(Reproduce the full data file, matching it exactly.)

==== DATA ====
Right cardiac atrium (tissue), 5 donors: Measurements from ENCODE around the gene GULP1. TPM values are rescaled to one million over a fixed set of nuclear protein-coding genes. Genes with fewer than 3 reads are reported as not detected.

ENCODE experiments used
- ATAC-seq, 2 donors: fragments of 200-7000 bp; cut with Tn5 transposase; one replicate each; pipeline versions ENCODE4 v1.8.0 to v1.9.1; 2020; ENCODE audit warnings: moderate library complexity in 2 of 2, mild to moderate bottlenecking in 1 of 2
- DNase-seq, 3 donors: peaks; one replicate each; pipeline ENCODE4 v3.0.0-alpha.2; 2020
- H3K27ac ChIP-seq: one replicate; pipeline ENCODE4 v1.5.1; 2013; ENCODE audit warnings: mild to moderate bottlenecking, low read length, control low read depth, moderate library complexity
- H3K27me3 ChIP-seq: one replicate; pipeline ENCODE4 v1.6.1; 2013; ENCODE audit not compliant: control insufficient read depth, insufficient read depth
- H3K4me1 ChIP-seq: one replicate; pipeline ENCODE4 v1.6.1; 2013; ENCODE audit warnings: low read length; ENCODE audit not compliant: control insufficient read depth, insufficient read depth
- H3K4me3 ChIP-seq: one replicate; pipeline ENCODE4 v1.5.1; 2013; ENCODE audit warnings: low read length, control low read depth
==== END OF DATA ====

Right cardiac atrium (tissue), 5 donors: Measurements from ENCODE around the gene GULP1. TPM values are rescaled to one million over a fixed set of nuclear protein-coding genes. Genes with fewer than 3 reads are reported as not detected.

ENCODE experiments used
- ATAC-seq, 2 donors: fragments of 200-7000 bp; cut with Tn5 transposase; one replicate each; pipeline versions ENCODE4 v1.8.0 to v1.9.1; 2020; ENCODE audit warnings: moderate library complexity in 2 of 2, mild to moderate bottlenecking in 1 of 2
- DNase-seq, 3 donors: peaks; one replicate each; pipeline ENCODE4 v3.0.0-alpha.2; 2020
- H3K27ac ChIP-seq: one replicate; pipeline ENCODE4 v1.5.1; 2013; ENCODE audit warnings: mild to moderate bottlenecking, low read length, control low read depth, moderate library complexity
- H3K27me3 ChIP-seq: one replicate; pipeline ENCODE4 v1.6.1; 2013; ENCODE audit not compliant: control insufficient read depth, insufficient read depth
- H3K4me1 ChIP-seq: one replicate; pipeline ENCODE4 v1.6.1; 2013; ENCODE audit warnings: low read length; ENCODE audit not compliant: control insufficient read depth, insufficient read depth
- H3K4me3 ChIP-seq: one replicate; pipeline ENCODE4 v1.5.1; 2013; ENCODE audit warnings: low read length, control low read depth